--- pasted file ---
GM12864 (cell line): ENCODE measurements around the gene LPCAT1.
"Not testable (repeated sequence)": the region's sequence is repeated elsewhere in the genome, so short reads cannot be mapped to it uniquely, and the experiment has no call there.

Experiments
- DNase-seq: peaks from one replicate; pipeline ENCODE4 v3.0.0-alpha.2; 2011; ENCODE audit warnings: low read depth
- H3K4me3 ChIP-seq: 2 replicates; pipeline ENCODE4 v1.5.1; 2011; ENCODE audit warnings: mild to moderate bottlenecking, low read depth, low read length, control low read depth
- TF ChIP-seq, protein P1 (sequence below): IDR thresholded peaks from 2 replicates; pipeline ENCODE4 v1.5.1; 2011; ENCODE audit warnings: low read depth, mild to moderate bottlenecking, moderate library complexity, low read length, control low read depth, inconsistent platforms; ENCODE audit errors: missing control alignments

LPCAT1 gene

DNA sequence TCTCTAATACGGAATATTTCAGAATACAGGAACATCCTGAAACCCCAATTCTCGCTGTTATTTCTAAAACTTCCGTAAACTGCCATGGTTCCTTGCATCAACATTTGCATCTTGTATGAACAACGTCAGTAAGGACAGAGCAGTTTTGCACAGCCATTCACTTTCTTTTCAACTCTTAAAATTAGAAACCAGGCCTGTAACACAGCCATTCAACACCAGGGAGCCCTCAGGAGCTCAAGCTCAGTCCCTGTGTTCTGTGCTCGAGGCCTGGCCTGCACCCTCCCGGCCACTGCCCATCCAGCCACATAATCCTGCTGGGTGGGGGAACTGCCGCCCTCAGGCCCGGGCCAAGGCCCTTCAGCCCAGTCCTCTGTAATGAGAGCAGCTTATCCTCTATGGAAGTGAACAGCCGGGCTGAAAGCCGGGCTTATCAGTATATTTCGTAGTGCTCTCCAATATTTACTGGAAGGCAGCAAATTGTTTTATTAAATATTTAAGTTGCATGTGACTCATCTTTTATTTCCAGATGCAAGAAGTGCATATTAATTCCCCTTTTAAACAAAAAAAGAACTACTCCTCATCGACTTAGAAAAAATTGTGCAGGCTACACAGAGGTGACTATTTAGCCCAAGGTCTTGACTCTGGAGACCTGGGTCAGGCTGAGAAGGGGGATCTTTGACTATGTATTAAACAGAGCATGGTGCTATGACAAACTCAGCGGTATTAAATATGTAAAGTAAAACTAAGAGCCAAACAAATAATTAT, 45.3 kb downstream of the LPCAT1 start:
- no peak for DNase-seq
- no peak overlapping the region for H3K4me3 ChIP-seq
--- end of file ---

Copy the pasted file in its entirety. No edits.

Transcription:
GM12864 (cell line): ENCODE measurements around the gene LPCAT1.
"Not testable (repeated sequence)": the region's sequence is repeated elsewhere in the genome, so short reads cannot be mapped to it uniquely, and the experiment has no call there.

Experiments
- DNase-seq: peaks from one replicate; pipeline ENCODE4 v3.0.0-alpha.2; 2011; ENCODE audit warnings: low read depth
- H3K4me3 ChIP-seq: 2 replicates; pipeline ENCODE4 v1.5.1; 2011; ENCODE audit warnings: mild to moderate bottlenecking, low read depth, low read length, control low read depth
- TF ChIP-seq, protein P1 (sequence below): IDR thresholded peaks from 2 replicates; pipeline ENCODE4 v1.5.1; 2011; ENCODE audit warnings: low read depth, mild to moderate bottlenecking, moderate library complexity, low read length, control low read depth, inconsistent platforms; ENCODE audit errors: missing control alignments

LPCAT1 gene

DNA sequence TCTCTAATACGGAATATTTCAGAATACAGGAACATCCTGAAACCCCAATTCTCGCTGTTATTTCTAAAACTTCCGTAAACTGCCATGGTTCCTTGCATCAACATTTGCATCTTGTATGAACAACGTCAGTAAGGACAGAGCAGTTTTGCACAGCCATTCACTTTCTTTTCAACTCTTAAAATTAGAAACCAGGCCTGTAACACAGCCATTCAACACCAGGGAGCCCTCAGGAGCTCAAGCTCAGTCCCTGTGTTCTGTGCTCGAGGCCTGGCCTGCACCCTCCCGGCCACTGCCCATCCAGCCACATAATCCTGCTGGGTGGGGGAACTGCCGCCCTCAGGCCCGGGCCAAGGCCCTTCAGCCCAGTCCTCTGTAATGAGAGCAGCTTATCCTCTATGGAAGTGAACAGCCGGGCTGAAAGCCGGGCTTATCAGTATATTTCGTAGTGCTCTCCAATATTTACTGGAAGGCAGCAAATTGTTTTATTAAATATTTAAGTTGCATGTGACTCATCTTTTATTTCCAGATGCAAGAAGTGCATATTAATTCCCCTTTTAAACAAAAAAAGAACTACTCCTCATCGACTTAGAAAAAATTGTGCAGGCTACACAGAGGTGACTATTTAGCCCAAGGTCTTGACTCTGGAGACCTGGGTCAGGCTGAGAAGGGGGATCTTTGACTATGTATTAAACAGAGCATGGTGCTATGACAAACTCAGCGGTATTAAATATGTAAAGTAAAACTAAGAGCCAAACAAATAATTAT, 45.3 kb downstream of the LPCAT1 start:
- no peak for DNase-seq
- no peak overlapping the region for H3K4me3 ChIP-seq